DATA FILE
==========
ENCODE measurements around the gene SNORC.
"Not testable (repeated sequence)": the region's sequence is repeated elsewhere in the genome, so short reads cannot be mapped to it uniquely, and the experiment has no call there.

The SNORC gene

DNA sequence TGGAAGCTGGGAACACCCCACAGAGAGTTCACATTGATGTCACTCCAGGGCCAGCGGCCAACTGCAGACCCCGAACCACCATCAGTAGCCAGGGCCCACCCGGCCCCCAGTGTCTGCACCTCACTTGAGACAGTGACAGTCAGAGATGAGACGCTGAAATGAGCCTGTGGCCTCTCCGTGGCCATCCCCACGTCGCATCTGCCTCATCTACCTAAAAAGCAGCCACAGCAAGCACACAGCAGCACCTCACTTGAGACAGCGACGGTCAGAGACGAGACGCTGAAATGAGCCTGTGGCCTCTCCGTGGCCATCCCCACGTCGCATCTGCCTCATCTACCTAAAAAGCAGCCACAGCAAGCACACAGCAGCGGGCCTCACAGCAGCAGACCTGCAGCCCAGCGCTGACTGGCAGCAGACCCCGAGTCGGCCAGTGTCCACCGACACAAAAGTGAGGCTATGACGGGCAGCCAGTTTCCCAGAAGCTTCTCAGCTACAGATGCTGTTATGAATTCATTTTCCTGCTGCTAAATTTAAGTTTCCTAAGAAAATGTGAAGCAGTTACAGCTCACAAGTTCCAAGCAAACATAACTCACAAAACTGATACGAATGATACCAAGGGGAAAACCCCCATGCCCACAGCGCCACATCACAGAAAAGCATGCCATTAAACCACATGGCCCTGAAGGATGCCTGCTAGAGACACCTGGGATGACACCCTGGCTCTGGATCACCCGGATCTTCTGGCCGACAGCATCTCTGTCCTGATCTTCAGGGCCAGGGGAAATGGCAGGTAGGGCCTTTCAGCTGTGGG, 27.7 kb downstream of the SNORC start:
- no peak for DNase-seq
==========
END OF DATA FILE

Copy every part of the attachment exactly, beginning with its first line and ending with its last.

ENCODE measurements around the gene SNORC.
"Not testable (repeated sequence)": the region's sequence is repeated elsewhere in the genome, so short reads cannot be mapped to it uniquely, and the experiment has no call there.

The SNORC gene

DNA sequence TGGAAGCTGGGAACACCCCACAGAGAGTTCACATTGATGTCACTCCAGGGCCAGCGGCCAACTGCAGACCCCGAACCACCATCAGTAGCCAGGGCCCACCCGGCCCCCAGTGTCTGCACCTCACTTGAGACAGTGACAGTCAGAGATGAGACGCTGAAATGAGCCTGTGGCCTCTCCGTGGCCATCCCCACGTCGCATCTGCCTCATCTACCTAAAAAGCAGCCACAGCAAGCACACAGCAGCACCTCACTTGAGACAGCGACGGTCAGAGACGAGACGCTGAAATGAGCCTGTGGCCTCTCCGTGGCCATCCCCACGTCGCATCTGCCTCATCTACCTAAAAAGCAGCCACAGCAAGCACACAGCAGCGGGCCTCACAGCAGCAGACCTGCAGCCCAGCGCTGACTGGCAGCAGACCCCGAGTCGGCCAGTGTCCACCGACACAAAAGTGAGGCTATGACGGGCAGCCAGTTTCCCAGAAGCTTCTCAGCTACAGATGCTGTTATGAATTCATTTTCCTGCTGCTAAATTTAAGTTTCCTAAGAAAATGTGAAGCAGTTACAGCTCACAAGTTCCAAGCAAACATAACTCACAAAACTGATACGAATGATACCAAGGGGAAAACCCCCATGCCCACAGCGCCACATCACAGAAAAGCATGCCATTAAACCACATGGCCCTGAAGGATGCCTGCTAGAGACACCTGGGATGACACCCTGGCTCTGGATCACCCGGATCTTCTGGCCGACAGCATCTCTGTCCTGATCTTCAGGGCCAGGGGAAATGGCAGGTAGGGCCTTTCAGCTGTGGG, 27.7 kb downstream of the SNORC start:
- no peak for DNase-seq